Green Collar Crimes / Yoani Sánchez

He was working for a new kind of corporation, one of those occupying a luxurious mansion in the Miramar neighborhood and importing goods from abroad. To find such a job it was enough to appeal to the influence of his father, a lieutenant colonel, the pull of the family tree. He belongs to a new generation of ideology-free entrepreneurs, but to keep his job he shouts a slogan every now and then, faking loyalty to some leader. This crafty “New Man” seeks out the cheapest, lowest quality goods on the international market and passes them off as the choices of his bosses who assigned him to be a buyer. From the difference, thousands and thousands of dollars go into his pocket every year. Like him, a whole litter of money-grubbing cubs defraud Cuban enterprises, arming themselves financially for the changes to come.

The latest episode of moral corruption in the business sector is related to the highly publicized fiber optic cable connecting us to Venezuela. Announced since 2008, it only reached our shores in February of this year, under the anxious eyes of 11 million citizens who dream of connecting, en masse, to the Internet. After several postponements, July was set as the date for it to start working. Between rumors on the street, dispatches from foreign agencies, and the testimony of workers for the only telephone company allowed in the country, we have learned that the cable is a disaster. A bad choice in the material from which it is made, the lack of the correct covering to prevent it from being chewed by the sharks that abound in Caribbean waters, and even the theft of funds meant for its activation, seem to have disabled its implementation until further notice.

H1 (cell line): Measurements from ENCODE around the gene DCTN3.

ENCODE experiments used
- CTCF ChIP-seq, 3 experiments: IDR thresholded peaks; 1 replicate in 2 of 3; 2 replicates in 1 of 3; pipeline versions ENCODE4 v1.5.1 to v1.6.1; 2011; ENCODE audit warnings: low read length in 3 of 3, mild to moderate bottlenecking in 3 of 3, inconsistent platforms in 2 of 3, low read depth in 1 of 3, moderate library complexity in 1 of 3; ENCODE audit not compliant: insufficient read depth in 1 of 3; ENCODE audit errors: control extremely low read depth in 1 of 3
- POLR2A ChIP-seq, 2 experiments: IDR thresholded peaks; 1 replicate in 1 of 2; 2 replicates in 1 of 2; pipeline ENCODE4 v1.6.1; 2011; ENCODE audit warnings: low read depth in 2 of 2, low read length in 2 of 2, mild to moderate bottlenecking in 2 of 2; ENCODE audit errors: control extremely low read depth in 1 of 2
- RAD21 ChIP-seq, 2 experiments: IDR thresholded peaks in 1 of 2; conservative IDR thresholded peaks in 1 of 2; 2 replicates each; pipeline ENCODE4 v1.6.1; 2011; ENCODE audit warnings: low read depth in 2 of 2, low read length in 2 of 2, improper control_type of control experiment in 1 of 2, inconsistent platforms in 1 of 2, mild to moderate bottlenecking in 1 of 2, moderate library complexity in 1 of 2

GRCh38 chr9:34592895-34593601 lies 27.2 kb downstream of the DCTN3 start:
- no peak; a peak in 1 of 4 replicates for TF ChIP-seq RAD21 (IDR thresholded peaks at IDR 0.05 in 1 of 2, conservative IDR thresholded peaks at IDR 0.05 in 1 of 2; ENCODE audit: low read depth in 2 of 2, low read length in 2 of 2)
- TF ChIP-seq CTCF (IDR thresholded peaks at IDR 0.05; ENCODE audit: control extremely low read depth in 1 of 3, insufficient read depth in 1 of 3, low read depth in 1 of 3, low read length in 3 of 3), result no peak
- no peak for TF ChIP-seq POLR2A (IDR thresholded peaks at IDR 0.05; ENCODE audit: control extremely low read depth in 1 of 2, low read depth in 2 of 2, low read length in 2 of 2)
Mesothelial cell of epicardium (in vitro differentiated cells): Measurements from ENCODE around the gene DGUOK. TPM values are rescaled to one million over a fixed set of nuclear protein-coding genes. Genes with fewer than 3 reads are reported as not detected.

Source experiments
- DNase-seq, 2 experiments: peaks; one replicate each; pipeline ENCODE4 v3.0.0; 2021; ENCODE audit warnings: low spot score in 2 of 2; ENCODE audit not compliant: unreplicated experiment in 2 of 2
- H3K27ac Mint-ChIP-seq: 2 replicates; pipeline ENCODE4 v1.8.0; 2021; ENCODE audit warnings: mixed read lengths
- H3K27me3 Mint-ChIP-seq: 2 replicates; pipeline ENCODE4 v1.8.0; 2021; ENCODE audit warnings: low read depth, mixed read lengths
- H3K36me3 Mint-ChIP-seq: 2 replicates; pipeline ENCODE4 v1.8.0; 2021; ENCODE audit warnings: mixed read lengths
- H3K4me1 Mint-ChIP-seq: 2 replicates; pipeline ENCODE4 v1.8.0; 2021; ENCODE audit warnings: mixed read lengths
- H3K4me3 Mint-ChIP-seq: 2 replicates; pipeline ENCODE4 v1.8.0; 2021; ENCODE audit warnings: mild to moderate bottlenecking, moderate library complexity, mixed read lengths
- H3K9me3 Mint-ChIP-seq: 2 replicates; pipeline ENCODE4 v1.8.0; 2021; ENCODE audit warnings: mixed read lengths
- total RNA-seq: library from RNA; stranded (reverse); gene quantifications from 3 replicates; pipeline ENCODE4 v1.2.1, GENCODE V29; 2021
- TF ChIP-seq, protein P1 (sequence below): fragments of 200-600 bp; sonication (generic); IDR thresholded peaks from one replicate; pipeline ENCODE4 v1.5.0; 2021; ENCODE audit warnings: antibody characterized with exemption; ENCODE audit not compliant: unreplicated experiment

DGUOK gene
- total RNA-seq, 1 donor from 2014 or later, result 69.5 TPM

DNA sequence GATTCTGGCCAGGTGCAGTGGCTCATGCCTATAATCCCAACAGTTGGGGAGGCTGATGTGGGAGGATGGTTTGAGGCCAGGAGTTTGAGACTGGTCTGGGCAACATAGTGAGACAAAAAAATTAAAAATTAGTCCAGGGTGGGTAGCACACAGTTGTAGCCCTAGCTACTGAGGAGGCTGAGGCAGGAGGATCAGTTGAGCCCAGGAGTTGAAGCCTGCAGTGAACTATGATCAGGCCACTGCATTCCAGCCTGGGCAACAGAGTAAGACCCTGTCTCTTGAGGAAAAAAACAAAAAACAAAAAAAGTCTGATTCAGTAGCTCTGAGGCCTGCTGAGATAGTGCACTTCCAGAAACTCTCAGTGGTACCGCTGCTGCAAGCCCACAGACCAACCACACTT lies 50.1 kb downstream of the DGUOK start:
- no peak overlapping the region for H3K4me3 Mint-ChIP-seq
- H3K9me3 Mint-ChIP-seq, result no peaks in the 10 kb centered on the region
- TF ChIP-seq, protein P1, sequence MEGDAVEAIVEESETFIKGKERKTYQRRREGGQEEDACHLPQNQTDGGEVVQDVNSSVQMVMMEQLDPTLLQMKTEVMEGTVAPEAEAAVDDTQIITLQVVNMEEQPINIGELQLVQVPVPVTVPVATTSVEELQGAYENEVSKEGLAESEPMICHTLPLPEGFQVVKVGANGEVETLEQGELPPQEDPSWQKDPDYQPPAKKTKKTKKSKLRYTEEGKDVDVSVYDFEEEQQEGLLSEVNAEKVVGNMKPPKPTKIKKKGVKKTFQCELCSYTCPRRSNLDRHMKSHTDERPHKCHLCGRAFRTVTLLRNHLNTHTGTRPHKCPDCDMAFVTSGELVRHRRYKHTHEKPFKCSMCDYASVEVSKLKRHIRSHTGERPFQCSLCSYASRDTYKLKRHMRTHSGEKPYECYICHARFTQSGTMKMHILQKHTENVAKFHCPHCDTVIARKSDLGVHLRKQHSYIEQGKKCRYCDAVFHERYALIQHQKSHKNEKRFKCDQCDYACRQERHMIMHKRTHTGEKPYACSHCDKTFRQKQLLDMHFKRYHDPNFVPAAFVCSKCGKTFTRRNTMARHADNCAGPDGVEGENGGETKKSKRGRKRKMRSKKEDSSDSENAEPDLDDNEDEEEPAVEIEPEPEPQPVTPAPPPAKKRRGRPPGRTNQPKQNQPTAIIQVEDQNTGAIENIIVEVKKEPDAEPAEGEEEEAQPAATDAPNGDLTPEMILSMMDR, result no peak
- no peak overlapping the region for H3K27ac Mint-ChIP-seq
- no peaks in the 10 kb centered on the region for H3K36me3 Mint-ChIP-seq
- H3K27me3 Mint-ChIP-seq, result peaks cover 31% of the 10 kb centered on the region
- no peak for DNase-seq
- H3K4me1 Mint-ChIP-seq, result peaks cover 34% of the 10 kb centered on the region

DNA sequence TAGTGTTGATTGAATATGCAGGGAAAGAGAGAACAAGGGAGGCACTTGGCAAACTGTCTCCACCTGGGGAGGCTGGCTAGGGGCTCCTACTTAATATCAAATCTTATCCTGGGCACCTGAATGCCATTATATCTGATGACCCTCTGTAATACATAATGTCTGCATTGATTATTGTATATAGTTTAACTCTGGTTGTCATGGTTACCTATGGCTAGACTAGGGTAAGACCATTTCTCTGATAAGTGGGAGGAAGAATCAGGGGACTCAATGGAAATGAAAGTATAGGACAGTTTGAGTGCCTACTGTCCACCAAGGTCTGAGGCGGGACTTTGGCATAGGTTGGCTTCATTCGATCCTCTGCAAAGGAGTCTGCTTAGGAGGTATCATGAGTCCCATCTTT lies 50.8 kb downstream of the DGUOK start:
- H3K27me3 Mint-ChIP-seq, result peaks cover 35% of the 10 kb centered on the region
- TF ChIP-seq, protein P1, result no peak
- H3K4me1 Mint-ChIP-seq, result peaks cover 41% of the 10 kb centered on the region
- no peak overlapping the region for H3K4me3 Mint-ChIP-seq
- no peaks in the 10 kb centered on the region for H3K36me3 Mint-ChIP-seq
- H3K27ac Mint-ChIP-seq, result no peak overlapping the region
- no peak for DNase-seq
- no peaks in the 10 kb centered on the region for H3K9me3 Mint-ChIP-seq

But beyond the almost comical details of the non-working cable, our attention is called to the high level in the political hierarchy of those involved in this new corruption scandal. They are not second-tier officials, but strait-laced Party servants previously entrusted with lofty responsibilities. How did these faithful employees of ministries, joint-venture firms, and foreign companies become “green-collar” criminals? Red-card-carrying thieves? Perhaps it was their opportunistic-fueled noses that made them believe the future was ever closer and if they met the changes with an economic foundation they could become tomorrow’s entrepreneurs. For each one that has been discovered, there are dozens who continue “fishing” in the shadows, shouting slogans, swearing allegiance to a leader, and who, when they are alone, calculate the number of digits already in their personal fortunes, the size of the pile they have been able to extract from a State that trusted them.

An expanded version of this text was published in the Peruvian newspaper, El Comercio.

21 September 2011